Liz Coker
50%
50%
Liz Coker,
User Rank: Apprentice
11/16/2011 | 11:43:22 PM
re: Google Wi-Fi Privacy Fix, Explained
Really? The average home user doesn't name their Wi-Fi network. They just leave it on the factory default (I don't know the numbers but I bet "linkys" is the most popular Wi-Fi name for the average household network. While I give Google credit for doing something, this seems pretty half-hearted. The proof will come in how and how broadly they communicate the opt-out option. If you are talking about a goal of simplicity and broad adoption, this is not the solution.
AustinIT
50%
50%
AustinIT,
User Rank: Apprentice
11/16/2011 | 9:09:53 PM
re: Google Wi-Fi Privacy Fix, Explained
I agree with Joe on his point about MAC addresses. They are globally unique for every network device and therefore act much like a finger print does.
jrapoza
50%
50%
jrapoza,
User Rank: Apprentice
11/16/2011 | 9:03:55 PM
re: Google Wi-Fi Privacy Fix, Explained
Most of this vacuuming of data by Google makes little sense. It must provide some form of profit for them, since they are fighting so hard to continue doing this. The biggest joke is that most open WiFi hotspots are from people not sophisticated enough to protect their network, which means they aren't sophisticated enough to add nomap to their SSID (SSI what??)

Jim Rapoza is an InformationWeek Contributing Editor
Commentary
Ransomware Is Not the Problem
Adam Shostack, Consultant, Entrepreneur, Technologist, Game Designer,  6/9/2021
Edge-DRsplash-11-edge-ask-the-experts
How Can I Test the Security of My Home-Office Employees' Routers?
John Bock, Senior Research Scientist,  6/7/2021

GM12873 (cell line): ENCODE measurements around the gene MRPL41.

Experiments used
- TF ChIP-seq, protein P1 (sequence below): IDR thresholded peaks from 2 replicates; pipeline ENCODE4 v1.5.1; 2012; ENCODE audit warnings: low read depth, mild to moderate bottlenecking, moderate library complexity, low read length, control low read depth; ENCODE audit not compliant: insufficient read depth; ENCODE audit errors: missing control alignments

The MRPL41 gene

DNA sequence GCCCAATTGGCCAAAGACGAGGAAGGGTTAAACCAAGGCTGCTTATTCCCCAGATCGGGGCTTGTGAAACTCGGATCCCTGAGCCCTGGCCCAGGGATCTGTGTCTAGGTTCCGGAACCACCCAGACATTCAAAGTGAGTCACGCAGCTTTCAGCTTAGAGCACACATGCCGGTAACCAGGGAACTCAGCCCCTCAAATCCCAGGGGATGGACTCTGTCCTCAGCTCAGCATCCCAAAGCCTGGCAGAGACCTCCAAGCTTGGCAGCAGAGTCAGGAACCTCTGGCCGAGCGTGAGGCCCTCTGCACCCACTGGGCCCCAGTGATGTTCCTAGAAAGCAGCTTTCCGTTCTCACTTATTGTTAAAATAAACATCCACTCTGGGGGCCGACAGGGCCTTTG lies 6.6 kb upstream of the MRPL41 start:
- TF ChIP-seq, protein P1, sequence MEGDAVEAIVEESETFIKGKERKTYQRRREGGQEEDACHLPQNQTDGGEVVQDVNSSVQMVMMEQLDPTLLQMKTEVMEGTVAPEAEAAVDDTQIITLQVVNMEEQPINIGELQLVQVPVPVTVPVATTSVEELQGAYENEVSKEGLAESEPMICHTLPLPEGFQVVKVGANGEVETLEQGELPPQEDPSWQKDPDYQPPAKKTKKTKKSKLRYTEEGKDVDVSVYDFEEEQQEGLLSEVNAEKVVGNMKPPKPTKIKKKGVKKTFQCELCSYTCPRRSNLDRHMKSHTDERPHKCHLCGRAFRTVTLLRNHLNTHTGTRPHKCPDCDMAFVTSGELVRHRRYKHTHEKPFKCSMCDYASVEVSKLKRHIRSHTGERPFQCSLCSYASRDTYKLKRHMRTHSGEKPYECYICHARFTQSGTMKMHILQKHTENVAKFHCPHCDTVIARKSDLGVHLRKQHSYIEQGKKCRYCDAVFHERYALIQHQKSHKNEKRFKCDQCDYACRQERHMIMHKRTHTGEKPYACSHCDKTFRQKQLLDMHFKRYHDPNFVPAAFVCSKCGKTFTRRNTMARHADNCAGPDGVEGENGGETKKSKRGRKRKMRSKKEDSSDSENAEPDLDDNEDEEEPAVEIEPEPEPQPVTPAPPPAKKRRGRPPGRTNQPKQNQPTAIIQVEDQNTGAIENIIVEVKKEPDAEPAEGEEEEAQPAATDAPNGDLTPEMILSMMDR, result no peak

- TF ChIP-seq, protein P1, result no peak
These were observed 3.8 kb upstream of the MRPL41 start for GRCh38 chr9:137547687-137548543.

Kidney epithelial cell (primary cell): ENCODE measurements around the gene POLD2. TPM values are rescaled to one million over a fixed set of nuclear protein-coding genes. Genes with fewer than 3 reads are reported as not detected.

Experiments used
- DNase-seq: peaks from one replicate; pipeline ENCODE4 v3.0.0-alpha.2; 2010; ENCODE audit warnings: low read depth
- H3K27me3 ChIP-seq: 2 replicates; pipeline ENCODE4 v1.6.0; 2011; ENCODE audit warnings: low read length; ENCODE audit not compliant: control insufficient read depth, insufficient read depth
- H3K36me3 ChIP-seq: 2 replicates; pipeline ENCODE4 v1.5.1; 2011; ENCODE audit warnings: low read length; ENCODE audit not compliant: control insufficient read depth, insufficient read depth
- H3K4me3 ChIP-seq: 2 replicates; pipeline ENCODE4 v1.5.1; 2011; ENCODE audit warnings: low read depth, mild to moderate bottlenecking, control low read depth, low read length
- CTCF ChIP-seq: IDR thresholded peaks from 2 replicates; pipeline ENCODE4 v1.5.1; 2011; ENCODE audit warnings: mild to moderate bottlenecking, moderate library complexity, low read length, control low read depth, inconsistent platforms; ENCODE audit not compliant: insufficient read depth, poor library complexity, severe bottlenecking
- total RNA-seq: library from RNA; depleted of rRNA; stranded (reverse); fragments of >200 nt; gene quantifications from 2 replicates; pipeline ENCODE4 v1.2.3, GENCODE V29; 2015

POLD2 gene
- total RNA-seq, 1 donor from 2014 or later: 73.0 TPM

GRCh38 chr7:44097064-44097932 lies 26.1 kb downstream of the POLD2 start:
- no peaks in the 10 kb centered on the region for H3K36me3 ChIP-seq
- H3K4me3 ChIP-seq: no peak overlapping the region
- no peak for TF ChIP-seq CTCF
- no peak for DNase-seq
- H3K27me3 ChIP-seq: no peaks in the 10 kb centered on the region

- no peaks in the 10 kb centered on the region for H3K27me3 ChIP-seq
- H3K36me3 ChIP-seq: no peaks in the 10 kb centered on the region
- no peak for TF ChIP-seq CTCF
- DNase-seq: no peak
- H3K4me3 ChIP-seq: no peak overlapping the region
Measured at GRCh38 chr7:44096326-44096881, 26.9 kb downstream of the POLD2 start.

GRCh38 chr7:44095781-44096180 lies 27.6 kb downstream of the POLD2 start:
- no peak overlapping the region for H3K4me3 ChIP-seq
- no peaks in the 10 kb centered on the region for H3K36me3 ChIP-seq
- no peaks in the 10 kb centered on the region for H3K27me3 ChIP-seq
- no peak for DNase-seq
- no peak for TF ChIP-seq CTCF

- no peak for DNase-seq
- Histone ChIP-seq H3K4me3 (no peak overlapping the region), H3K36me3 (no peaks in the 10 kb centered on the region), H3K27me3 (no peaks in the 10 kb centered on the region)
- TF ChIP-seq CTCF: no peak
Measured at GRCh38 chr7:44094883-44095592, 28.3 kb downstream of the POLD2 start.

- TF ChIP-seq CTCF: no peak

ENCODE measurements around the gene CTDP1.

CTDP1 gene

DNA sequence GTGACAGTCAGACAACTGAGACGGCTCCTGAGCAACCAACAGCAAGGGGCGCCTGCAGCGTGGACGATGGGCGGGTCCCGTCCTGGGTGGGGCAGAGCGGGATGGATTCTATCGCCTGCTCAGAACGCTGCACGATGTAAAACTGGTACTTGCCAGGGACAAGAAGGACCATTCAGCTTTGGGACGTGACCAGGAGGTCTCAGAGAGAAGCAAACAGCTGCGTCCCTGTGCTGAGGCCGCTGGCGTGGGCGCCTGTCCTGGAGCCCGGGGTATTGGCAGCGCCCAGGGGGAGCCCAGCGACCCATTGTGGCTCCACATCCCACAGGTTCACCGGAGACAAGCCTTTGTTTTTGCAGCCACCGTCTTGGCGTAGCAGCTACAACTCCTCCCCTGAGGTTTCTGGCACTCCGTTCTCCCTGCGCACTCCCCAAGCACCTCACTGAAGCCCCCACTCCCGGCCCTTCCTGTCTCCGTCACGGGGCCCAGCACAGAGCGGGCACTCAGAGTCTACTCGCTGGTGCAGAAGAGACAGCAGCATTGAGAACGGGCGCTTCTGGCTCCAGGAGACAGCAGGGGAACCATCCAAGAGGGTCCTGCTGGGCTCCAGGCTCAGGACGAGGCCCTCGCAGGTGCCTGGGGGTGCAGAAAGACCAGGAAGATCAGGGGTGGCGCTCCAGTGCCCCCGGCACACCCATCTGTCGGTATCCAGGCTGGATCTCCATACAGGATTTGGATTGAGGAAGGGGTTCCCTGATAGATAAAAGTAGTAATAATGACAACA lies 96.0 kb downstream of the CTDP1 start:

News
New Ransomware Group Claiming Connection to REvil Gang Surfaces
Jai Vijayan, Contributing Writer,  6/10/2021
Register for Dark Reading Newsletters
White Papers
Video
Cartoon Contest
Write a Caption, Win an Amazon Gift Card! Click Here
Latest Comment: Zero Trust doesn't have to break your budget!
Current Issue
The State of Cybersecurity Incident Response
In this report learn how enterprises are building their incident response teams and processes, how they research potential compromises, how they respond to new breaches, and what tools and processes they use to remediate problems and improve their cyber defenses for the future.
Flash Poll
How Enterprises are Developing Secure Applications
How Enterprises are Developing Secure Applications
Recent breaches of third-party apps are driving many organizations to think harder about the security of their off-the-shelf software as they continue to move left in secure software development practices.
Twitter Feed
Dark Reading - Bug Report
Bug Report
Enterprise Vulnerabilities
From DHS/US-CERT's National Vulnerability Database
CVE-2021-23396
PUBLISHED: 2021-06-17
All versions of package lutils are vulnerable to Prototype Pollution via the main (merge) function.
CVE-2021-32681
PUBLISHED: 2021-06-17
Wagtail is an open source content management system built on Django. A cross-site scripting vulnerability exists in versions 2.13-2.13.1, versions 2.12-2.12.4, and versions prior to 2.11.8. When the `{% include_block %}` template tag is used to output the value of a plain-text StreamField block (`Ch...
CVE-2013-20002
PUBLISHED: 2021-06-17
Elemin allows remote attackers to upload and execute arbitrary PHP code via the Themify framework (before 1.2.2) wp-content/themes/elemin/themify/themify-ajax.php file.
CVE-2020-19202
PUBLISHED: 2021-06-17
An authenticated Stored XSS (Cross-site Scripting) exists in the "captive.cgi" Captive Portal via the "Title of Login Page" text box or "TITLE" parameter in IPFire 2.21 (x86_64) - Core Update 130. It allows an authenticated WebGUI user with privileges for the affected p...
CVE-2020-35373
PUBLISHED: 2021-06-17
In Fiyo CMS 2.0.6.1, the 'tag' parameter results in an unauthenticated XSS attack.